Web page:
The Denver-Julesburg (D-J) Basin covers an expanse of 181,299 sq km (70,000 sq miles) comprising multiple crude oil and liquids-rich gas plays in Colorado and southeast Wyoming. With 29 active rigs (28 for oil and one for gas), according to the May 24 rig count prepared by Baker Hughes, a GE company, the basin continues to maintain high rates of production.
Drillinginfo forecasts gross gas production for 2019 at about 65 MMcm/d (2.3 Bcf/d) in the basin, with gross oil production at about 550,000 bbl/d, according to an exclusive report provided to E&P.
Permitting activity in the basin experienced a spike in the fourth quarter of 2018, up 72% quarter over quarter due to fears of future regulations in Colorado following the failure of Proposition 112, reported Drillinginfo, adding that almost 90% of the permits filed were in Weld and Laramie counties.
However, where one bill failed, another found success. The signing of Senate Bill (SB) 181 by the Colorado Governor Jared Polis in April gives land usage authority for oil and gas E&P to local authorities. As regulators determine the particulars of the law, permitting activity dropped by about half, from more than 1,800 permits filed in the fourth quarter of 2018 to about 900 in the first quarter of this year, according to the report.
Speaking at the recent DUG Rockies exhibition and conference, Colorado Senator John Cooke noted that Adams County, where 3.6 MMbbl were produced last year, has already halted new licenses for six months. Commissioners for Weld County, the state’s most productive county for drilling with more than 157 MMbbl produced in 2018, said the county will not adopt stricter rules.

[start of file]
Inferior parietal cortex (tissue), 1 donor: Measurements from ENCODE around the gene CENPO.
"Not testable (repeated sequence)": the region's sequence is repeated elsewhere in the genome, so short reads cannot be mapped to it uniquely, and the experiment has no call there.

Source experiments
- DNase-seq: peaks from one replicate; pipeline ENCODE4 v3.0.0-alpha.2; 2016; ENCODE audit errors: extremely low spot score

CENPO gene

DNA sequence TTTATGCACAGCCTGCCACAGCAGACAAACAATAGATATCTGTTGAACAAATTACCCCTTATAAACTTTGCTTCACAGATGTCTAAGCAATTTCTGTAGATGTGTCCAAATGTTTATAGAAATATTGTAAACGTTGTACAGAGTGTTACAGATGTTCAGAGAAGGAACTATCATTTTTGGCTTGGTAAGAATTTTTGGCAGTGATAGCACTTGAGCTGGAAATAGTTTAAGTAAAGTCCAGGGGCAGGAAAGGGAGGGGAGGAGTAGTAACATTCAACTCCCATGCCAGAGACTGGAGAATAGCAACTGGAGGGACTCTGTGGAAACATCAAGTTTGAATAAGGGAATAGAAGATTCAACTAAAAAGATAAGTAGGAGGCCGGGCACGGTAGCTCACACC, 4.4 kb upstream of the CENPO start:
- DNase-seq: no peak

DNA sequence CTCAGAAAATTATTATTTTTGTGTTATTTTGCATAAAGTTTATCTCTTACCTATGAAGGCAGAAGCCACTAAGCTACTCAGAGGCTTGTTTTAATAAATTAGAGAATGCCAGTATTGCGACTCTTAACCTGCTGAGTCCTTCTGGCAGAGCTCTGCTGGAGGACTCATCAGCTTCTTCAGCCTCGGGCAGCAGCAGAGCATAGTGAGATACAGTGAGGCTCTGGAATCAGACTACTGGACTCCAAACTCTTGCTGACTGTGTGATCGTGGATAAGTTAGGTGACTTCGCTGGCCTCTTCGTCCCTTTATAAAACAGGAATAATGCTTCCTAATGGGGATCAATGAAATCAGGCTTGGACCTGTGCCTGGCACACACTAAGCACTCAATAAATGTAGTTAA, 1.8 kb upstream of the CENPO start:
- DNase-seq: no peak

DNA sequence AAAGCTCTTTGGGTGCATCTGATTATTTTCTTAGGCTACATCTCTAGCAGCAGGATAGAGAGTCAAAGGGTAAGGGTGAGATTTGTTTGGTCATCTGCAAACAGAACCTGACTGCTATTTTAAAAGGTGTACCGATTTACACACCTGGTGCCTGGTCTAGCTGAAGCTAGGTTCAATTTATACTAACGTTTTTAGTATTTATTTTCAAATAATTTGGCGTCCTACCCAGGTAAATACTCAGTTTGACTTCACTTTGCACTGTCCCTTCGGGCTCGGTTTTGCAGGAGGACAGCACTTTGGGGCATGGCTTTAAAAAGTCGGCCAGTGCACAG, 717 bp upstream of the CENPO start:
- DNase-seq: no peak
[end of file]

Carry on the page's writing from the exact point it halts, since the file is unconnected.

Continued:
Eric Jacobsen, senior vice president at Extraction Oil and Gas, told attendees that the company is tagged by many as one of the companies in the region most likely to be affected by SB 181 due to its acreage in Boulder. However, he said the company already operates within the spirit of SB 181 in several aspects, and he believes the company has a competitive edge in working with the new regulations.
Since 1933, the name Heath and the process of leak detection have been synonymous with the natural gas industry, particularly pipelines.
The project also includes about 420 kilometers of water, gas gathering and other pipelines, 120 TJ per day of additional compression, 670 kilometers of power lines, 25 kilometers of fiber optic cables and a new water-handling facility for irrigation.
The pipeline system is a key transporter of Canadian crude from northern Alberta to refineries in the U.S. Midwest.